The firing of an employee who used text messages to call in sick after his brother's death was unfair, an Edinburgh employment tribunal has ruled. An employment law specialist said the case sends a warning to bosses to enforce policies consistently.
The East Lothian Courier reports that Mark Morrison worked as a sales adviser for tile shop Tile It All. When his brother died last December, Morrison sent a text message to his manager, Robert Selley, to inform him. He subsequently sent a text to say he would be off sick until after the funeral.
Morrison claims that Selley phoned and told him to bring a doctor's certificate with him on his return to work. That claim was denied by Selley. Morrison also claims that no comment was made when he returned to work and handed in his sick line, according to the newspaper.
Four days later, Morrison stayed home again. He sent text messages to his employer on five consecutive days to say that he was depressed and not coming to work.
Morrison's employer summoned him to a disciplinary hearing and subsequently dismissed him for failing to follow company procedures for reporting absences. The policy stated that absences should be notified by phone calls or sick lines sent in, according to the report.
The tribunal deemed the dismissal unfair. When Morrison returned to work after his bereavement, he was not warned about his use of text messages; but when he did the same thing a few days later, he was disciplined.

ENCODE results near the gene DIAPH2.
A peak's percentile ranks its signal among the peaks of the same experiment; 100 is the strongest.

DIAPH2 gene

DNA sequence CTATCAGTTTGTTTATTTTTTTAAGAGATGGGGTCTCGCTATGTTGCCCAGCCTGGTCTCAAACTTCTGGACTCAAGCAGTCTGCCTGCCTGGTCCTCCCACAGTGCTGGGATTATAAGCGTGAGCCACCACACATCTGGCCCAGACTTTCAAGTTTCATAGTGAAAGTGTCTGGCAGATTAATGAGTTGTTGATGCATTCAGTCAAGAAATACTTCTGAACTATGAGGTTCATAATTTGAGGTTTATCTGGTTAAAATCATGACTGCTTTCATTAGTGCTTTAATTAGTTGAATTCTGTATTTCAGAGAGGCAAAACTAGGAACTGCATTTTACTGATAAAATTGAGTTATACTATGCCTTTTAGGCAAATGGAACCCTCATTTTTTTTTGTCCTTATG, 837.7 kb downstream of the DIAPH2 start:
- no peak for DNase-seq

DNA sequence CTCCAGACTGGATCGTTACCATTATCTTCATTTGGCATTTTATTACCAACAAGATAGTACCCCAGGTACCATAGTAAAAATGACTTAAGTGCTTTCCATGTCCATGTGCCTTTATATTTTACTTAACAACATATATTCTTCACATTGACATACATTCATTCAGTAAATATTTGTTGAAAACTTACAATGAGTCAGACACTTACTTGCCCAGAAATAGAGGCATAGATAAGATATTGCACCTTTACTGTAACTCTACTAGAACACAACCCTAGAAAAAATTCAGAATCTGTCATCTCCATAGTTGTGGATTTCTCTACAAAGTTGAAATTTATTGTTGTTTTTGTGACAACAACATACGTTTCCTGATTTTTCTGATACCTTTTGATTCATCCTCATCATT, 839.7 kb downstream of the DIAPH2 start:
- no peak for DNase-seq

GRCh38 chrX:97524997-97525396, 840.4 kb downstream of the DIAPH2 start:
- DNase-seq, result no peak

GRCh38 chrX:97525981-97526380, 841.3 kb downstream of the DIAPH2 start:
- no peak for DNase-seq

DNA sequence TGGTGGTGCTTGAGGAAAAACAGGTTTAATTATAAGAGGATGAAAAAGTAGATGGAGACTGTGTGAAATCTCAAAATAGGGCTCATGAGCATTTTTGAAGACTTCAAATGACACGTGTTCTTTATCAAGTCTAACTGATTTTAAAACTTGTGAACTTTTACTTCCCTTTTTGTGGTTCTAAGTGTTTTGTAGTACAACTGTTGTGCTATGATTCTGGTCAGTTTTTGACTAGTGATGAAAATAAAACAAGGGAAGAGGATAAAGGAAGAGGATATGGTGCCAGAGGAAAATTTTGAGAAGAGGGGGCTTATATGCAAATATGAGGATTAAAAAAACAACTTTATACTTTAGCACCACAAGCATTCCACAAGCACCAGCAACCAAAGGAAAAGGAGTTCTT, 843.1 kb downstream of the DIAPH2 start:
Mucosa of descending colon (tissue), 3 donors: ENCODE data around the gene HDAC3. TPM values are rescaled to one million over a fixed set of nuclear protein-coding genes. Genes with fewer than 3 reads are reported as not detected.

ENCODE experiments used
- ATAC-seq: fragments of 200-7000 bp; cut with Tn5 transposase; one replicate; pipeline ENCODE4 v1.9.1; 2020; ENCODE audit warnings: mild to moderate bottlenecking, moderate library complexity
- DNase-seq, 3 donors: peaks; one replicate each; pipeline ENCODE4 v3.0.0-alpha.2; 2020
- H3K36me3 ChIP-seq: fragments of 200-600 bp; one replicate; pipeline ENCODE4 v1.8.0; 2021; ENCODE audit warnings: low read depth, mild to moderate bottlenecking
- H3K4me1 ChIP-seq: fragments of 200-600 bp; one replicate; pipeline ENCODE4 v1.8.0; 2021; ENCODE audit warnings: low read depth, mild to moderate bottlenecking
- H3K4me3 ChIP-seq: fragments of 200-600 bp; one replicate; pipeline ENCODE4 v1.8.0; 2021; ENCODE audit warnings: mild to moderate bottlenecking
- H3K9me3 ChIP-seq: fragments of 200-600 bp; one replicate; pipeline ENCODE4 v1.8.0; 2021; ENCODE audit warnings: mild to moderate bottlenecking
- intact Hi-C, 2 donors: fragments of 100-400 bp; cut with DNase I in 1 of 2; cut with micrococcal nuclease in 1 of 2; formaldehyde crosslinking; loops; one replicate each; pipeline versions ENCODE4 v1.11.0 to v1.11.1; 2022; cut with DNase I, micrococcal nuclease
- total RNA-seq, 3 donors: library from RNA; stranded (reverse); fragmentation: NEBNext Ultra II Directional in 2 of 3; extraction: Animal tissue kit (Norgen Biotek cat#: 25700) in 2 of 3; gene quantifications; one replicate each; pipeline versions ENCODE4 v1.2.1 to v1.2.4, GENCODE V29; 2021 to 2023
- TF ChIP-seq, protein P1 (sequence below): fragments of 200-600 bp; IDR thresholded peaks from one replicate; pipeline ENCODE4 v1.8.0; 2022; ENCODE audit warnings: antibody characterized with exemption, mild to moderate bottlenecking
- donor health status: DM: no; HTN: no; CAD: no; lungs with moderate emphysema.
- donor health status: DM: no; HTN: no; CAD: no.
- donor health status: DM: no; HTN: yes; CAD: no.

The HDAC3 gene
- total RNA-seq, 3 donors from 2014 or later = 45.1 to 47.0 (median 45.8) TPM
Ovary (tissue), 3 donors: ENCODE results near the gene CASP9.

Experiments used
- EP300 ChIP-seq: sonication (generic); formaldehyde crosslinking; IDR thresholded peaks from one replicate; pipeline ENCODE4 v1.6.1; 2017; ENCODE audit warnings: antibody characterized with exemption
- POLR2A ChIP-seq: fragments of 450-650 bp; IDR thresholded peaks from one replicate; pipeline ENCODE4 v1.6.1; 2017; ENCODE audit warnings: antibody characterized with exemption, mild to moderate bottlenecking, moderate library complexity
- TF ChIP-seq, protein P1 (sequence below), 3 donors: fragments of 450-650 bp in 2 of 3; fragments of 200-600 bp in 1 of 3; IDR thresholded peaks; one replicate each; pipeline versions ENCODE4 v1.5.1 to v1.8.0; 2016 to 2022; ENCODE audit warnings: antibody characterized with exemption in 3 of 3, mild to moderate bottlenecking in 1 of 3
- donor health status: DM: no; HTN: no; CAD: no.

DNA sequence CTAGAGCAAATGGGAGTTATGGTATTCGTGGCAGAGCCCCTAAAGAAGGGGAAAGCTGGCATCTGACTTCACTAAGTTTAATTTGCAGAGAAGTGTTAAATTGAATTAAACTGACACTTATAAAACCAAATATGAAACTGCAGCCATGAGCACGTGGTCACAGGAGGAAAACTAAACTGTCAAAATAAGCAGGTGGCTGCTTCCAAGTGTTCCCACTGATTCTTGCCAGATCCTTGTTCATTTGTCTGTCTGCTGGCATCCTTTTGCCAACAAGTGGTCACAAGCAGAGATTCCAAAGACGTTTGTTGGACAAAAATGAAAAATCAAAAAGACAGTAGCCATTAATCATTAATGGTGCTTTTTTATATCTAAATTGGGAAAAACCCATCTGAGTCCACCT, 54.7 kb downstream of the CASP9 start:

Tribunal chair Susan O'Brien said: "The company's complaint that text messages were not acceptable was petty, and in any event the tribunal did not believe that the claimant had been told he must not notify absence by way of text messages. Throughout these events, the local manager and Mr Selley were perfectly well aware of the reason for the claimant's absence. A modicum of common sense could have straightened all this out."
Morrison was awarded compensation of £6,977.
Ben Doherty, an employment law specialist with Pinsent Masons, the law firm behind OUT-LAW.COM, said the tribunal was right to criticise the employer's decision not to accept notification by text message.
"Accepting notification by text one week and refusing it the next is asking for trouble. This serves as a useful reminder to employers of the importance of adopting a consistent approach to breaches of employment policies and incidents of misconduct," said Doherty.
"They cannot be seen to condone actions one day and take disciplinary action the next. Employers also have to remember that they can't cherry pick which employees they want to discipline and which ones they'll choose to overlook for the same behaviour," he said.
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